Cryotherapy Never FDA Approved Save
Another injury related to whole body cryotherapy (WBC) has been reported by practitioners in Philadelphia, serving as yet another warning of WBC's potential to cause serious adverse effects.
As detailed by Jordan Wang, MD, of Thomas Jefferson University and colleagues in the Journal of the American Academy of Dermatology, a 71-year old patient presented to the center with a cold burn injury that he had sustained while undergoing WBC at a cryotherapy facility the day before. The man had opted to use WBC for the treatment of his back pain and arthritis.
The researchers said they suspected that a nozzle through which liquid nitrogen is sprayed into the chamber had malfunctioned and that the liquid nitrogen was instead sprayed directly on the patient's back for a brief period of time.
"This is an unfortunate case of a burn secondary to cold, [and] it can be compared to a frost bite," Cameron Rokhsar, MD, of New York Cosmetic, Skin & Laser Surgery Center in New York, told MedPage Today via email when asked for his perspective. "The cooling treatment protocol is not Food and Drug Administration-approved, and there is no proven scientific benefit to this treatment, but there is a real risk of burn as is highlighted by this case," he said.
The authors agreed, and noted in their case report that "WBC is a new and trendy treatment of which practitioners should be aware because of potential adverse events."
The burn patient was subsequently treated with systemic steroids, topical corticosteroids, ibuprofen, and silver sulfadiazine cream to protect his denuded skin.
Wang and colleagues explained that spas, wellness centers, and cryotherapy facilities have opened up to the general public in recent years and have begun offering WBC to anyone willing to pay for it. "The cryotherapy chamber is appropriately the size of a phototherapy light box," Wang explained. "And while standing in the chamber, the head of the patient is above the top and outside of the chamber," with the rest of the body is "bombarded" with a liquid nitrogen mist that cools the chamber from -100° to -140° C.
Each session lasts for 2-5 minutes, and proponents of WBC think that people can engage in several sessions a week. Treatment is thought to hasten muscle recovery and alleviate back pain and muscle stiffness. WBC is also claimed to improve energy and sleep patterns as well as skin health. However, the FDA has never approved any type of WBC chamber and in fact, warns against their use because of the potential harmful effects including frostbite, burns, eye injury, and even asphyxiation.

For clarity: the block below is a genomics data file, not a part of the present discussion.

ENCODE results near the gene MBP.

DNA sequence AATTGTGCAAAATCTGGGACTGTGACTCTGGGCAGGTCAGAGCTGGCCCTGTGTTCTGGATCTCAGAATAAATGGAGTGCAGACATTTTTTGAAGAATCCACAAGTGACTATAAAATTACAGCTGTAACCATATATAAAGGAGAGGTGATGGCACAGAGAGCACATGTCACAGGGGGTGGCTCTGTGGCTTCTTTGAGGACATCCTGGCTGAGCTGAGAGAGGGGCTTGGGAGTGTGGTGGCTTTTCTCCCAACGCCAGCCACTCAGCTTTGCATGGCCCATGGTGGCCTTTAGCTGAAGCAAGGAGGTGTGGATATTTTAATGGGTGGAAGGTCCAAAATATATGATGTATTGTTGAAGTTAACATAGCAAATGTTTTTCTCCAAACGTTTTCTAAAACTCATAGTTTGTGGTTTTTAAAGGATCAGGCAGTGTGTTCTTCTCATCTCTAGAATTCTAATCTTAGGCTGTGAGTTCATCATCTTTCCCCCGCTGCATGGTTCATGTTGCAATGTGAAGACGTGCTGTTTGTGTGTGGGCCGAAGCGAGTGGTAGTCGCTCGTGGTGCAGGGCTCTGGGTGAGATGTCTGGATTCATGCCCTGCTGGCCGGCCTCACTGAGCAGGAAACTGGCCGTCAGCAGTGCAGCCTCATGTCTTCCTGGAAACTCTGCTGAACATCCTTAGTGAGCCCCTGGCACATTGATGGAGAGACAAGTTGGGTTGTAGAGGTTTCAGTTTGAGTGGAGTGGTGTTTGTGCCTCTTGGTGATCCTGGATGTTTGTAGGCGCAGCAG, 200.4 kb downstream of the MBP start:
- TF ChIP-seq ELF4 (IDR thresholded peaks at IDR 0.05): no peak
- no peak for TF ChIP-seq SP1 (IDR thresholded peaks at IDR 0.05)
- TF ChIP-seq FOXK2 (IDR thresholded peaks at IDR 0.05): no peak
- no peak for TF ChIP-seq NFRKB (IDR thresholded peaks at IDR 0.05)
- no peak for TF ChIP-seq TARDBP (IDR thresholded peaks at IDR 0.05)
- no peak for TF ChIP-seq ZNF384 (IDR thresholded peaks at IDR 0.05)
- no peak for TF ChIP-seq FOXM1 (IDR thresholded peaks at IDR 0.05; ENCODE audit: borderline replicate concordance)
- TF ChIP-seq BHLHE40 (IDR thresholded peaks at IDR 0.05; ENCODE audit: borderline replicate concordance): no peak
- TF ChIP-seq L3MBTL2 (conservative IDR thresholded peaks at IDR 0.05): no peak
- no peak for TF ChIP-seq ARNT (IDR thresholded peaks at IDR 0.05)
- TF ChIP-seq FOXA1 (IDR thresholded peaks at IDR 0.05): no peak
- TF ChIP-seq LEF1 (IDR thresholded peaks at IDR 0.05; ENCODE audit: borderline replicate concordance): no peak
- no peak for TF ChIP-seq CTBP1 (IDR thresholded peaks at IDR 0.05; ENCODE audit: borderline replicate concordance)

A Cochrane review published in 2015 found insufficient evidence to support any claims that WBC can prevent or treat muscle soreness after exercise, and several documented adverse events related to WBC have been reported in the literature.
For example, one case report documented an abdominal aortic dissection in a middle-aged male following multiple WBC sessions, and another report described a patient who developed an episode of cold panniculitis after eight WBC treatments.
As Rokhsar explained, these cooling machines use liquid nitrogen. "If the liquid nitrogen or its vapors come in contact with the skin, it can induce a burn," he added. The degree of the burn will depend on the severity and duration of exposure to the liquid nitrogen, but even short bursts of exposure can cause blisters and pain just like a burn from sources of heat.
Dermatologists often use liquid nitrogen to destroy unwanted growths on the skin such as warts and precancerous lesions by spraying nitrogen on the lesion in a controlled manner, but that is quite different to WBC.
"Cold burns are much less common than their thermal counterparts," Wang and co-authors pointed out. Nevertheless, freezing temperatures to which individuals are exposed during WBC can cause intracellular water crystallization, damaging proteins and membranes, and the resulting vasoconstriction induced by cold temperatures can also lead to hypoperfusion; endothelial injury may decrease vascular integrity.
Wang and co-authors reported no conflicts of interest.